Get a Life, Will Ya?

Chapel Hill, N.C., is a wonderful place. Situated on a gorgeous campus and one of the finest schools in the land, the University of North Carolina at Chapel Hill is also home to the 2009 NCAA Men's Basketball champions.

It's paradise. You live in one of the best and prettiest college towns in America, your professors challenge you, your sports teams win (and not just men's hoops; the women's soccer program is the nation's best, for example), you count Michael Jordan and Andy Griffith as fellow Tar Heels, the live music scene thrives, your graduation is held in a football stadium and, if you're a North Carolina resident, your in-state tuition is low (which has saved many a North Carolinian from having to say, "Yes, I went to Duke.").

UNC students and faculty also are visited by the best speakers in the world. When I was student at Carolina, William F. Buckley addressed the campus. So did a sitting president, William Jefferson Clinton, to celebrate the school's 200th anniversary. Carolina students have it lucky.

Unfortunately, many UNC students didn't feel that way last night, when protests shut down — in the name of free speech — a lecture on immigration by former Rep. Tom Tancredo (R-Colo.), who was invited by the Youth for Western Civilization, whatever that is.

You can imagine what happened — there was tear gas, Tasers and glass shattered at Bingham Hall. There were the predictable chants and the unpredictable, such as "Marco Polo."

A graduate student, who apparently had nothing better to do, said while he regretted the broken window (he'll regret it more if the University makes him pay for it!), he was proud to have silenced Tancredo because "You have to respect the right of people to assemble and speak freely." Huh?!

Meanwhile, a band called Stereo Total was playing at the Cat's Cradle, one of the school's sports teams was playing, "He's Not Here" was open and there were surely papers due and tests to study for. Instead, some students wanted to play protester and disrupt the speech. Given all there is to do at Chapel Hill, I'm reminded of William Shatner's classic exhortation from "Saturday Night Live" — "Get a life, will ya?"

Campus politics are nothing new at UNC. When I was a student, housekeeping pay and a "freestanding" Black Cultural Center were the main issues of the day. I wish I could tell you more about these critical campus issues, but I was going to basketball and football games, seeing a weird band with a sax and fiddle led by some guy named Dave Matthews and, uh, studying.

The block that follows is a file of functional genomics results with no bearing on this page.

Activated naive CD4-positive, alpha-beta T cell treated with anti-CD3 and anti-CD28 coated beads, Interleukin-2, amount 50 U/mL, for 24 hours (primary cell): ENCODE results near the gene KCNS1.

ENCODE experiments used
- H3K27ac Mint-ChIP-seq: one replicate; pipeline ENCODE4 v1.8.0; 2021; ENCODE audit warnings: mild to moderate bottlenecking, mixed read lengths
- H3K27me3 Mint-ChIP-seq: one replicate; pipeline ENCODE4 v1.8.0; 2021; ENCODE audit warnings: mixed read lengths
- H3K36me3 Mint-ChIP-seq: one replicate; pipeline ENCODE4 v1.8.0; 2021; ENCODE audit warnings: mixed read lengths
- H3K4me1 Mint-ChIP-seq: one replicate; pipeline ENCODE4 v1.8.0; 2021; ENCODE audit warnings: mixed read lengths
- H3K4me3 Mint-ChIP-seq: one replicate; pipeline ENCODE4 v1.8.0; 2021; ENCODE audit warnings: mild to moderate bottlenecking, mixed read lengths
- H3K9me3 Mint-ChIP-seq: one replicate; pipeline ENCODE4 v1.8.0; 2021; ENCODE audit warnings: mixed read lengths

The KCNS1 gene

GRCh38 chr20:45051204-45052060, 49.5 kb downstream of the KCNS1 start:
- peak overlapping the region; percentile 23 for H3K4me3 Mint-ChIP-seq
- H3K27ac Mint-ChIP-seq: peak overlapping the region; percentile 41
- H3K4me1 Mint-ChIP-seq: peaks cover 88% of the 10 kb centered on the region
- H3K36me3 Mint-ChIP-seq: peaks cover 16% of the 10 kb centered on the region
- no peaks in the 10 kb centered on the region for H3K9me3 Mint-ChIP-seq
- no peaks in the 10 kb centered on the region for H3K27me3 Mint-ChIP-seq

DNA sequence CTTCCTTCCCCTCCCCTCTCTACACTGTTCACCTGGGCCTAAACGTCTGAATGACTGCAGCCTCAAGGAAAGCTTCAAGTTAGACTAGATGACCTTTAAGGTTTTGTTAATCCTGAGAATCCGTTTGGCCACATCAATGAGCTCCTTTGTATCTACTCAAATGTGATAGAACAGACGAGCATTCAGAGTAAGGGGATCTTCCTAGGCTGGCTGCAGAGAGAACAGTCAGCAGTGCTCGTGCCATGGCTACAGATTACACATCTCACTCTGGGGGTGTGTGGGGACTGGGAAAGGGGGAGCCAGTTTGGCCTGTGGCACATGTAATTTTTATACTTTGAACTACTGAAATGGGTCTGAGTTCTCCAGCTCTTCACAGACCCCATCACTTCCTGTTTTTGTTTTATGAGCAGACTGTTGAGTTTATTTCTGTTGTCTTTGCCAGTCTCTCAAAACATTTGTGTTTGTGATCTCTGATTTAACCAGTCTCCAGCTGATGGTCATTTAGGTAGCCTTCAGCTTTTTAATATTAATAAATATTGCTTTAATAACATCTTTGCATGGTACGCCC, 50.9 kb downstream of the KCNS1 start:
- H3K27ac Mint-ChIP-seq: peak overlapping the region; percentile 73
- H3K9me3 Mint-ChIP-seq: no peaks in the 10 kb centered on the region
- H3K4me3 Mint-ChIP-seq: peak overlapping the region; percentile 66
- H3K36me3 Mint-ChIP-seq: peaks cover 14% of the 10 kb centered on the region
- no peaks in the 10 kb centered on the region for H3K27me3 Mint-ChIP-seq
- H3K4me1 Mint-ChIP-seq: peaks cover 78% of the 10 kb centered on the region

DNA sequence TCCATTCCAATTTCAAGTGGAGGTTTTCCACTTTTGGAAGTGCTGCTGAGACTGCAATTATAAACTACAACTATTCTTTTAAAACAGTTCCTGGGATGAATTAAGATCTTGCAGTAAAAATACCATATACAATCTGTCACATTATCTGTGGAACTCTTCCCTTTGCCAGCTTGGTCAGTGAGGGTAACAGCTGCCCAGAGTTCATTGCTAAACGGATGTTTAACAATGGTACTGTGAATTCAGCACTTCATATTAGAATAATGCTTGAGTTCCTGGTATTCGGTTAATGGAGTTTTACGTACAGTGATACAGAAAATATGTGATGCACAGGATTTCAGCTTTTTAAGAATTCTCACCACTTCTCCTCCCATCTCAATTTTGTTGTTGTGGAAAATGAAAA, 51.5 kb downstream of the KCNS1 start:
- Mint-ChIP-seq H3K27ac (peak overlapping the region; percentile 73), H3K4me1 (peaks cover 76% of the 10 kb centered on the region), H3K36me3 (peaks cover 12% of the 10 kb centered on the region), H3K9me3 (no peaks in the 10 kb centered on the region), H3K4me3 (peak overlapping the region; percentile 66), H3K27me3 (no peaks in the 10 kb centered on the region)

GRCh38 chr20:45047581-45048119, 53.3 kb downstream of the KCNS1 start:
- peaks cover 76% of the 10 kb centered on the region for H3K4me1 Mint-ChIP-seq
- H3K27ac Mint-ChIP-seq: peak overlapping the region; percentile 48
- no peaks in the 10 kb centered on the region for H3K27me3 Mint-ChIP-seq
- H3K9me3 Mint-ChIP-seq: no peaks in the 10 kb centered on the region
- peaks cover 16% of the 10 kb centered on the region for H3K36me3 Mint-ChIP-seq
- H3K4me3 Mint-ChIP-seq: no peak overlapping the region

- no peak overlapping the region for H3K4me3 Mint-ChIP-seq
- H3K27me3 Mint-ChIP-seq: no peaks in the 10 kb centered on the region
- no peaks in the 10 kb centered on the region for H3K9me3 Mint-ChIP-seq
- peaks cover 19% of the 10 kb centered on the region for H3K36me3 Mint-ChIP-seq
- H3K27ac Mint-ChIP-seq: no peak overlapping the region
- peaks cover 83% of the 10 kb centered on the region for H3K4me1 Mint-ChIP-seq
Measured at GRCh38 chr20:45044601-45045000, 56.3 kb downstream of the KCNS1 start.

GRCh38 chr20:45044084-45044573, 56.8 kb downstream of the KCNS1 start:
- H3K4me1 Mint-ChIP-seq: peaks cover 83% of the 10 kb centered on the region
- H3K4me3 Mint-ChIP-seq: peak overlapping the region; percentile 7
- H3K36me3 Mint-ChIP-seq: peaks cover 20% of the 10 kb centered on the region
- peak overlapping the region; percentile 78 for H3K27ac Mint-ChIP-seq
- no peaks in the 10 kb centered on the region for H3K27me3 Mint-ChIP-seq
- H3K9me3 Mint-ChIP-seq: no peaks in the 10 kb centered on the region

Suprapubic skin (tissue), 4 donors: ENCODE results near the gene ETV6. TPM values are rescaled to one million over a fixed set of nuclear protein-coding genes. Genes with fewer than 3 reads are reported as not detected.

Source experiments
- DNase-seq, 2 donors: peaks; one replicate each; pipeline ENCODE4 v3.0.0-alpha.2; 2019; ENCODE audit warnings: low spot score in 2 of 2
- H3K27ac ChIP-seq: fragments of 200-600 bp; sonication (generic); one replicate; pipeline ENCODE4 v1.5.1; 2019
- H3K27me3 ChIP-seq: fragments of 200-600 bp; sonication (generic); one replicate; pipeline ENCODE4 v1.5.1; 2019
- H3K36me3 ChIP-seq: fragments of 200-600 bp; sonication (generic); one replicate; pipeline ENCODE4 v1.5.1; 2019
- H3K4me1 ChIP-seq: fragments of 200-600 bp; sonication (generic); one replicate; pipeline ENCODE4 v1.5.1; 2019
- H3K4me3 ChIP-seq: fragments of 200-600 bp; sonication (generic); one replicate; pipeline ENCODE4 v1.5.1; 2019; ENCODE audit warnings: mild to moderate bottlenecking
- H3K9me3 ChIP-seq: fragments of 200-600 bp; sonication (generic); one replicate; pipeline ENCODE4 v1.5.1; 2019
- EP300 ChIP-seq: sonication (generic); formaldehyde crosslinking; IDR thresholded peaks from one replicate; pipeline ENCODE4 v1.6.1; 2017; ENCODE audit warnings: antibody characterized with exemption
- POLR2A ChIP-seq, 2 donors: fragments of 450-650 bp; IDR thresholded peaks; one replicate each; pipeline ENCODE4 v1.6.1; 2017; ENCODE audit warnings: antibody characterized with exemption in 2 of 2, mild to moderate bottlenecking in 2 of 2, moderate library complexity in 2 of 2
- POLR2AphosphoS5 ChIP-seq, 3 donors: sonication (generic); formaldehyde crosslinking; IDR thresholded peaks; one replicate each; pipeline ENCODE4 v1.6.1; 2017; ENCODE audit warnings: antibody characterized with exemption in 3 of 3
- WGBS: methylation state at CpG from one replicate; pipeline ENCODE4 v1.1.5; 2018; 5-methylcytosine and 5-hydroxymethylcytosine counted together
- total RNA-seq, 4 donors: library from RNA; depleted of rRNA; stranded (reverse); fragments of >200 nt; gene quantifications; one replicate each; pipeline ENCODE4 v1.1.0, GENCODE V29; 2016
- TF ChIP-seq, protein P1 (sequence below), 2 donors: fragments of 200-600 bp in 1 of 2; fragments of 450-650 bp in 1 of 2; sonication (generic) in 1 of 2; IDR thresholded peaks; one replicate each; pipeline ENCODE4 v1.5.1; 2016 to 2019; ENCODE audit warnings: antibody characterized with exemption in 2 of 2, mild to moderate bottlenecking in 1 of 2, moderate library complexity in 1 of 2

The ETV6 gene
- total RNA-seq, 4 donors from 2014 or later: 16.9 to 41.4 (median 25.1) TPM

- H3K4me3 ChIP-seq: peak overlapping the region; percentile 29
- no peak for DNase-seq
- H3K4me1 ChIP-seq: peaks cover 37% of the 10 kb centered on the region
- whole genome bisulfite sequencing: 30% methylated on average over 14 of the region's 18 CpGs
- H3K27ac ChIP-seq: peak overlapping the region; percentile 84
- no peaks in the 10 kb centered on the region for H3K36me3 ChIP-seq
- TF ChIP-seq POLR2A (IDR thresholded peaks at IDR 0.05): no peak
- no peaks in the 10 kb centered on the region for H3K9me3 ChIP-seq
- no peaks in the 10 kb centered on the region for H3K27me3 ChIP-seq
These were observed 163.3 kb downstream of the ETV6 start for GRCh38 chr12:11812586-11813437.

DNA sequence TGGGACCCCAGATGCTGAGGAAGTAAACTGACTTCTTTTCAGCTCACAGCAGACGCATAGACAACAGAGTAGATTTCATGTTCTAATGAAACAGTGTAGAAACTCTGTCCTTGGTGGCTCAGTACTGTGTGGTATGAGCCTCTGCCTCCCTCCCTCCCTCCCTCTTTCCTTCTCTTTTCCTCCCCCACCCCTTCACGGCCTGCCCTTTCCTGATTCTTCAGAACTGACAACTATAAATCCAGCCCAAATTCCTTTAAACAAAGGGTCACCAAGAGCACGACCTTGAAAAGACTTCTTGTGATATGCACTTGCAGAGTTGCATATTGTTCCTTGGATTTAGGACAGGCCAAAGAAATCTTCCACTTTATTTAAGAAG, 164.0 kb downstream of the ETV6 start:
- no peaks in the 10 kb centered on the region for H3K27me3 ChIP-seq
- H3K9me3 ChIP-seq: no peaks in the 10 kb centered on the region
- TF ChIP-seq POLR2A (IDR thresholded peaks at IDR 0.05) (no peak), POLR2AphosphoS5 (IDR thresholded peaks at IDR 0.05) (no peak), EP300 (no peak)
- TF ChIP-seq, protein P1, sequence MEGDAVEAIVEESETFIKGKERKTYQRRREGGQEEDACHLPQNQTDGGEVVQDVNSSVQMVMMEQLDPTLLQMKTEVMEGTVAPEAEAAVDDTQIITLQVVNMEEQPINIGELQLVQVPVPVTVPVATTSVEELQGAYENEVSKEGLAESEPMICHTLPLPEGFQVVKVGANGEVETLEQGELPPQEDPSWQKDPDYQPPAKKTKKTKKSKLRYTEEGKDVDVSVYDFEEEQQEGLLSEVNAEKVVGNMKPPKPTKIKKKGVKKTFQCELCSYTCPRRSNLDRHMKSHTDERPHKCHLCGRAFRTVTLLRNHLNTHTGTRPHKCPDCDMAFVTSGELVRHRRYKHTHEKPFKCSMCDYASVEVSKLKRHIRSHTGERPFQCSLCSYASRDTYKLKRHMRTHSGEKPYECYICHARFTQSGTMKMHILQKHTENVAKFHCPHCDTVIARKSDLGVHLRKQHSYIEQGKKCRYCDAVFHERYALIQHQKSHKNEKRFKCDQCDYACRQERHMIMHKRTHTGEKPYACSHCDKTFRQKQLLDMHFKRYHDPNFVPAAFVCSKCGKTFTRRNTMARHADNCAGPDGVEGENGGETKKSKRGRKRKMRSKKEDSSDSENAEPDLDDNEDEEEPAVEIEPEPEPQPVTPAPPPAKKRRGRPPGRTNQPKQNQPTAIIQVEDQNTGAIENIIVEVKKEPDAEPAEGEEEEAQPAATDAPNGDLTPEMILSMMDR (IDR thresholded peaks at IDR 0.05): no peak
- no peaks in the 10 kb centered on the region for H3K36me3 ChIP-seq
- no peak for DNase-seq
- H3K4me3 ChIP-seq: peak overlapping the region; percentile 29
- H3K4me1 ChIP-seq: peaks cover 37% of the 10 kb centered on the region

Certainly, reasonable people can disagree about the details of immigration policy. In the meantime, however, if the students want to protest something and use "Marco Polo" as their rallying cry, maybe their time would be better spent protesting the university's policy of requiring all students to pass a swim test before graduating (although I love the policy; it's one more thing that makes Chapel Hill unique).

UPDATE: A fellow alum informs me that in 2006 the University of North Carolina at Chapel Hill did away with the swim test, as have many of the few remaining schools that continued with the test.

The further declining of standards in our schools is regrettable; we're getting to a point where perhaps even the U.S. Naval Academy could decide swimming was no longer required for graduation.

It also brings to mind Max Fischer from the movie "Rushmore," who, after learning that the school would no longer offer Latin (he had campaigned against Latin for years), then decided to devote his time to reinstating the language program.

Since it appears that so many UNC students would rather engage in protests and harass campus visitors than actually have fun and study while at the great university, here's hoping that there's one Max Fischer in the bunch who will work to reinstate the swim test requirement.

In the spring of 2006 it was the honored tradition of the swim test; who knows what it will be next. As Rushmore's Miss Cross asks Max, "Ni hilo sanctum estne?" — is nothing sacred?